W.S. Graham: Speaking towards You

By Ralph Pite; Hester Jones | Go to book overview

3
Graham and the 1940s
TONY LOPEZ

W.S. Graham and Dylan Thomas met in 1942 in Glasgow when Thomas stayed for a week in David Archer's house. 1 Archer, sometime bookshop owner and publisher of the Parton Poets (including David Gascoyne and George Barker as well as Thomas and Graham), was independently wealthy and a very generous patron to a whole crowd of Glasgow bohemians, as he had previously been in London when he owned and ran the Parton Street bookshop, the centre of the London poetry scene in the late 1930s. He moved to Glasgow to get away from the blitz, opened another bookshop and the Scott Street Arts Centre, and bought a large flat in Sandyford Place, Sauchiehall Street, where he allowed various artistic people to live and work for little or no rent: Jankel Adler, Helen Biggar, Douglas Campbell, Benjamin Creme, Robert Frame, Graham himself, and the actress and poet Julian Orde (a girlfriend of Graham's) were among those who lived in Archer's flat.

Graham had been moving around to avoid conscription. He had been at Newbattle Abbey College, near Edinburgh, where he got a year of formal education paid for by a trade union bursary; the college showed him a way out of the shipyards where he had served an engineering apprenticeship. It was in 1938 at Newbattle that he met his life companion, Nessie (Agnes) Dunsmuir, and they were eventually to marry in 1954. He had also been over to southern Ireland for a while, and had later worked briefly as a machinist in a torpedo factory in Fort Matilda, near Greenock; from there he moved to Glasgow and joined the Scott Street scene.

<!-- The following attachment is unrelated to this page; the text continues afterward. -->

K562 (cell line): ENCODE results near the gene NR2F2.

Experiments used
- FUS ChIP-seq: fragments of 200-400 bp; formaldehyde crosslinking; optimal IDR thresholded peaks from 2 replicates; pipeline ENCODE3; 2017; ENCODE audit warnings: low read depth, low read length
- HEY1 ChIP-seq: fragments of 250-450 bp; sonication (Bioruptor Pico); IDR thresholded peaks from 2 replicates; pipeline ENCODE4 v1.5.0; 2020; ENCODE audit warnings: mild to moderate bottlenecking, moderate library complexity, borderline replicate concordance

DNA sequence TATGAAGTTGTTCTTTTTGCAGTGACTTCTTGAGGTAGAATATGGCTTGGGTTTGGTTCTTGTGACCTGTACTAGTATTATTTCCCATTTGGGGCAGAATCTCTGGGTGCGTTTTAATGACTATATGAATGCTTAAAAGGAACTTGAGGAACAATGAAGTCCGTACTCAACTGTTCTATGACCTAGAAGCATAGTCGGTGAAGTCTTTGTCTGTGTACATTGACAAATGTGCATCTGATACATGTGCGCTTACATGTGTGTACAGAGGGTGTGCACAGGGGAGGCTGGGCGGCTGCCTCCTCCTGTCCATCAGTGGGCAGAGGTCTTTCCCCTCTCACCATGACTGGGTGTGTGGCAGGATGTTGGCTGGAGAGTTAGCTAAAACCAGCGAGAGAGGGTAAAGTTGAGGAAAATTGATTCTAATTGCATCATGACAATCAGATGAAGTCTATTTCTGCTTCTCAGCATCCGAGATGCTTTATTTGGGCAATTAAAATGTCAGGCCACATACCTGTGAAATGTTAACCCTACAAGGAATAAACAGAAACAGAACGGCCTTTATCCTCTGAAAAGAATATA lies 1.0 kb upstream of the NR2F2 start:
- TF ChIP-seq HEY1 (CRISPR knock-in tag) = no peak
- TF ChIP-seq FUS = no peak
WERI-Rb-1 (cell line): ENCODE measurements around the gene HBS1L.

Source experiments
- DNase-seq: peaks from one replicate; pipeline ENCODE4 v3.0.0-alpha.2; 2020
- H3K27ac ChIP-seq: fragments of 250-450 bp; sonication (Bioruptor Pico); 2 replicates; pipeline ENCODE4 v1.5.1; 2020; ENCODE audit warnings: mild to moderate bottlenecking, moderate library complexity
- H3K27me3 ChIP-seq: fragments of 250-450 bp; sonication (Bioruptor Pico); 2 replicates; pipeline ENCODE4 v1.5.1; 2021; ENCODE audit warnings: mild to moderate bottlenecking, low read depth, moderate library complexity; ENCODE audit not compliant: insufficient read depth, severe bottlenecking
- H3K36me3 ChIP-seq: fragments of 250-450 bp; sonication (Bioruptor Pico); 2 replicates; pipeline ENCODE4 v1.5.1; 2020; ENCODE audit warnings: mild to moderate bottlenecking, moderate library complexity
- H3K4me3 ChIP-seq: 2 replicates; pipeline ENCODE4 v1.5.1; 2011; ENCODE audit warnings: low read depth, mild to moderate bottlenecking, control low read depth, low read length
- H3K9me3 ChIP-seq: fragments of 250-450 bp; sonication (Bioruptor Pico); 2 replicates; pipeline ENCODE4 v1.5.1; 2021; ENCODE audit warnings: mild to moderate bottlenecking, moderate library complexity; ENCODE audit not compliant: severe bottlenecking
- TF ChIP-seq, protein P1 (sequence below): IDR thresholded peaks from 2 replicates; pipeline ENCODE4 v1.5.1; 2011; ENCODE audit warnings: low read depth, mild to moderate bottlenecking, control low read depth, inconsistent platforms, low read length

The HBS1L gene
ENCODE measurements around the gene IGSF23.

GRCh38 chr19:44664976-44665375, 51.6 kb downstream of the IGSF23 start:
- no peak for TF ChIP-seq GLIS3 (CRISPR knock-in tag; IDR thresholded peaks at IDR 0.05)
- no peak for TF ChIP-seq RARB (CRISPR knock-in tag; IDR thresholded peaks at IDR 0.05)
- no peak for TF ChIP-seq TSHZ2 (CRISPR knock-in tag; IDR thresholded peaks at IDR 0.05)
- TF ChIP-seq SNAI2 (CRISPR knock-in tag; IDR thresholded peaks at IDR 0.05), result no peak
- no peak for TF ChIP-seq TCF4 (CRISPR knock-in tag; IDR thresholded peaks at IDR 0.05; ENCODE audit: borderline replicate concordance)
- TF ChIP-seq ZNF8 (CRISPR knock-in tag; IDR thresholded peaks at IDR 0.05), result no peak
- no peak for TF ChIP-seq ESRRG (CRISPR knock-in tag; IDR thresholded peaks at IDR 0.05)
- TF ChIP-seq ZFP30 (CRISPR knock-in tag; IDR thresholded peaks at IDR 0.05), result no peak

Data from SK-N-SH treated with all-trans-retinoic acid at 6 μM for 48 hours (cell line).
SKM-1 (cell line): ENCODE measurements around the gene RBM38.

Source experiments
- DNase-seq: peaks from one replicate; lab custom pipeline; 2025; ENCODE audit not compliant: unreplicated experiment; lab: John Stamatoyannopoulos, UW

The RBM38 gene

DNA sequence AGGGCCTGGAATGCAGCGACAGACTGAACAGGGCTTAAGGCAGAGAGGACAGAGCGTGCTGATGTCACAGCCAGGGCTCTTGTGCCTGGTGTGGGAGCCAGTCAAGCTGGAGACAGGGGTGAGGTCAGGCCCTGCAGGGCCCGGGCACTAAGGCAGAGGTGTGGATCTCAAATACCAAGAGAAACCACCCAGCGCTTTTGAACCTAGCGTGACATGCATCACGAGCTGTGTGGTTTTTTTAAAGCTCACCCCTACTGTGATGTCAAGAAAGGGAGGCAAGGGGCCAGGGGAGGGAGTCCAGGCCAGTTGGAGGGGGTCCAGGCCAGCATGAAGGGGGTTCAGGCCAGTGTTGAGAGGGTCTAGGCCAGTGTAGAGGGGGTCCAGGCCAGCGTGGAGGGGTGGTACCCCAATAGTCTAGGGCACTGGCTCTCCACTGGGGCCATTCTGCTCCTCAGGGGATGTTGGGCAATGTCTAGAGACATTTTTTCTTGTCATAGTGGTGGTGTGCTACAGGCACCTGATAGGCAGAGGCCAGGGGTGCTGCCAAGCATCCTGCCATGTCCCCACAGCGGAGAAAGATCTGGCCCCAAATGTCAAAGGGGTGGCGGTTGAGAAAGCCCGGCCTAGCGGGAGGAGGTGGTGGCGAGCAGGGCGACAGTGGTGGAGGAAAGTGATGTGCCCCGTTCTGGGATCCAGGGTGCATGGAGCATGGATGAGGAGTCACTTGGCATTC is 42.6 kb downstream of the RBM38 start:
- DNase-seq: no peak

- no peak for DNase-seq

Robert Frame writes of Graham's time in the rent-free flat in Glasgow, of the poverty and hunger of their life there but also of the social freedom, the music, excitement and fun. 2 He remembers Graham's use of the scrubbed-wood kitchen table where he set himself up to write with his dictionary, his pile of Oxford classics and, tellingly, a pamphlet edition of Joyce's Anna Livia Plurabelle. He would play music from a small record collection as he worked: Richard Tauber's Mozart and Schubert, Sydney

-26-

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W.S. Graham: Speaking towards You
Table of contents

Table of contents

  • Title Page *
  • Contents v
  • Notes on Contributors vii
  • Acknowledgements ix
  • Abbreviations x
  • 1 - Introduction: Contacting Graham 1
  • Notes 7
  • Listen. Put on Morning 9
  • 2 - Listen. W.S. Graham 11
  • Notes *
  • From the White Threshold: 4 25
  • 3 - Graham and the 1940s 26
  • Notes 41
  • The Nightfishing: 5 43
  • 4 - ‘roaring between the Lines’: W.S. Graham and the White Threshold of Line-Breaks 44
  • Notes *
  • From the Dark Dialogues: 4 63
  • 5 - Abstract, Real and Particular: Graham and Painting 65
  • Notes *
  • Implements in Their Places: 35–38 85
  • 6 - Syntax Gram and the Magic Typewriter: W.S. Graham's Automatic Writing 86
  • Notes *
  • From to My Wife at Midnight 107
  • 7 - Dependence in the Poetry of W.S. Graham 108
  • Notes *
  • From Dear Bryan Wynter 131
  • 8 - Achieve Further through Elegy 132
  • Notes *
  • Letter X–my Dear So Many Times 159
  • 9 - Graham and the Numinous: ‘the Centre Aloneness’ and the ‘unhailed Water’ 160
  • Notes *
  • From Johann Joachim Quantz's Five Lessons 185
  • 10 - The Poetry of W.S. Graham 186
  • Further Reading 195
  • General Index 197
  • Index of Graham's Works 203
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